Lessons from History’s Most Persistent Loser


He was mentally ill; tried to live off just coffee, smoke and alcohol; almost never slept; and was regarded as a total failure since only one of his paintings sold when he was alive.

But Dutch painter Vincent Van Gogh refused to back down, going on to create hundreds of paintings, each worth millions today.

His relentless persistence, in the face of his personal demons, has lessons for us all.

1 – In spite of everything I shall rise again: I will take up my pencil, which I have forsaken in my great discouragement, and I will go on with my drawing.

Often, when we don’t get the applause we seek from our passion, we quickly become discouraged and give up. We even resent our talent, believing that nobody sees it except us. But give things time. Quality always wins in the end.

2 – Love many things, for therein lies the true strength, and whosoever loves much performs much, and can accomplish much, and what is done in love is done well.

It is said that Van Gogh was able to overcome his depression – if only briefly – by exercising his love of painting. Doing what we love puts us in the right place. The love spreads to the point where all of life appears good.

This picture of a prison courtyard was painted when van Gogh himself was imprisoned at an asylum in France. Painting was his comfort. While not well known, van Gogh was also a brilliant writer as evidenced in his letters. 

3 – If you hear a voice within you say ‘you cannot paint,’ then by all means paint, and that voice will be silenced.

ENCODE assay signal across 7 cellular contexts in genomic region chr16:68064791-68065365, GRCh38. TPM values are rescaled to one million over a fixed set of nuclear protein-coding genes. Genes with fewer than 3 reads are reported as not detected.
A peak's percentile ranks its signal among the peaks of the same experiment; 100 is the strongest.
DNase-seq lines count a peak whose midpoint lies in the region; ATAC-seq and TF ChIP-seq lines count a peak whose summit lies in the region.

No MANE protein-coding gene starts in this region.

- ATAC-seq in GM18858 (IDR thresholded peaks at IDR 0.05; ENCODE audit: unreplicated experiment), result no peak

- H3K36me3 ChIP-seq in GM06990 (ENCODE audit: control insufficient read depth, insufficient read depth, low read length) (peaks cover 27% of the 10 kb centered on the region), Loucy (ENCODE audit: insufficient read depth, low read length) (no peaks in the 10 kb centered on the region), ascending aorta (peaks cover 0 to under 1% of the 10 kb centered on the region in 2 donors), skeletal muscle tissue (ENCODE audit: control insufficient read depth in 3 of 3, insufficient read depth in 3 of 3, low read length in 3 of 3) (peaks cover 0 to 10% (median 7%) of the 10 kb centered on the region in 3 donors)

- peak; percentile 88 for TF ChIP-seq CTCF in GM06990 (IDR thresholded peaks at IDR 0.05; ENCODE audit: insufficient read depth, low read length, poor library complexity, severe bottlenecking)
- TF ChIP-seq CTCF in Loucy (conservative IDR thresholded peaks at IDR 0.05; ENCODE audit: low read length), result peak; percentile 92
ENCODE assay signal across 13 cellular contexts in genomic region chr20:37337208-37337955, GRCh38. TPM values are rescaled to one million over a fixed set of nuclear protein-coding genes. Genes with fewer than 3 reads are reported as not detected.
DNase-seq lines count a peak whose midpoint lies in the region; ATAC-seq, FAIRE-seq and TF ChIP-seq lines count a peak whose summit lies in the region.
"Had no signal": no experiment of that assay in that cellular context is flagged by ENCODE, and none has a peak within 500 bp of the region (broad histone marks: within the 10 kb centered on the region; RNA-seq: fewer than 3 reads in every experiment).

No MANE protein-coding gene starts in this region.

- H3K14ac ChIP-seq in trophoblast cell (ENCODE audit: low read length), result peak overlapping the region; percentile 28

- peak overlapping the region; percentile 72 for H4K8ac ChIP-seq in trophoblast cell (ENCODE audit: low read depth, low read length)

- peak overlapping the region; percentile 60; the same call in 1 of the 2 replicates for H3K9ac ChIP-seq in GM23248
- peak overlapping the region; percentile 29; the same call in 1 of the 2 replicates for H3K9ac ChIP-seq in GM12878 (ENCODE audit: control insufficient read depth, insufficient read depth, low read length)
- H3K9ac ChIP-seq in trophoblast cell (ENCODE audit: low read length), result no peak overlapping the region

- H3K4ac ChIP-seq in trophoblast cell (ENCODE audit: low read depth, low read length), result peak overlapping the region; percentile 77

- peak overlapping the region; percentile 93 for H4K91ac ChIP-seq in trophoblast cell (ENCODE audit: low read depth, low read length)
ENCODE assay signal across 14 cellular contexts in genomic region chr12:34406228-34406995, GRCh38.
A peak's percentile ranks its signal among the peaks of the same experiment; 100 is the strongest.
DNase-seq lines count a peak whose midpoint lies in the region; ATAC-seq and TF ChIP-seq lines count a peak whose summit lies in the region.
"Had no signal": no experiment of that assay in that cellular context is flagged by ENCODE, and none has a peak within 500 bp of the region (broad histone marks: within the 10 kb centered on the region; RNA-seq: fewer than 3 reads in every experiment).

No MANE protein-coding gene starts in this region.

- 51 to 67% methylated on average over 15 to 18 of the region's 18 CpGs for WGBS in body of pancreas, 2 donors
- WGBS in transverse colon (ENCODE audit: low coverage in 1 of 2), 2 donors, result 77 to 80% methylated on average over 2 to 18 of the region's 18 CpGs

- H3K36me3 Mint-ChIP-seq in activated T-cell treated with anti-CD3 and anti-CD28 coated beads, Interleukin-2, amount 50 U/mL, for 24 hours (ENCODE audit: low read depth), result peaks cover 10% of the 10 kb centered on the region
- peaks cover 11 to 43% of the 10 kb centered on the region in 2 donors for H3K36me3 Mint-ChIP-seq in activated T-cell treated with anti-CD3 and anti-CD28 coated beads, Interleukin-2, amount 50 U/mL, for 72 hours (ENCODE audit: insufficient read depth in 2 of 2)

Our mind fears embarrassment, so rather than try something we want to do, we back off. Van Gogh was a tortured soul, far more than most people. Despite his insecurities, he painted – and the more he painted, the better he felt. The lesson here: do it for yourself. Worry not what others think. It is YOU who must be pleased.

4 – What would life be if we had no courage to attempt anything?

Our lives consist of accomplishments made possible only because we had the courage to step out of our comfort zone. If you want to start a business, learn new skills or meet new people – go out and do it. Know this: You will always be able to adjust and refine as your adventure unfolds.

This painting was made by van Gogh two years before his death. Named “The bedroom” he hoped people would get a sense of rest and calm looking at it. He loved the bedroom scene so much, he painted it 3 separate times (all 3 looking almost identical).  

Vincent Van Gogh was largely ignored by art critics when alive – viewed as a troubled loner. It was only after he committed suicide in 1890 that people began to see the genius in his work.

The amazing thing about Van Gogh: Despite a tough life of poverty and illness, he was able to produce over 2,000 pieces of artwork, including almost 900 paintings.

Never give up on your passion. Hold on to it dearly. For it gives life meaning.


The photo at the top of this post is of Van Gogh at age 13.

Vincent van Gogh loved painting nature, but was most proud of his portraits – including those of himself. In fact, van Gogh painted himself many times, careful to hide his mutilated ear, which he had cut off and given to a prostitute. He went so far as to paint himself with his bandaged ear. (Note the likeness of the eyes between this painting and the photo).

6 thoughts on “Lessons from History’s Most Persistent Loser

  1. Very inspiring Cory! I think there are many who feel like giving up and people aren’t aware because they can present themselves in the public image as happy and content. I wonder how many people truly do not know their own worth? Encouragement does mean a lot. If someone is always trying to improve and gets no feedback, they feel like a failure, especially if they are dealing with demons like Van Gough did. Thank you for this!


Leave a Reply

Fill in your details below or click an icon to log in:

WordPress.com Logo

You are commenting using your WordPress.com account. Log Out /  Change )

Facebook photo

You are commenting using your Facebook account. Log Out /  Change )

Connecting to %s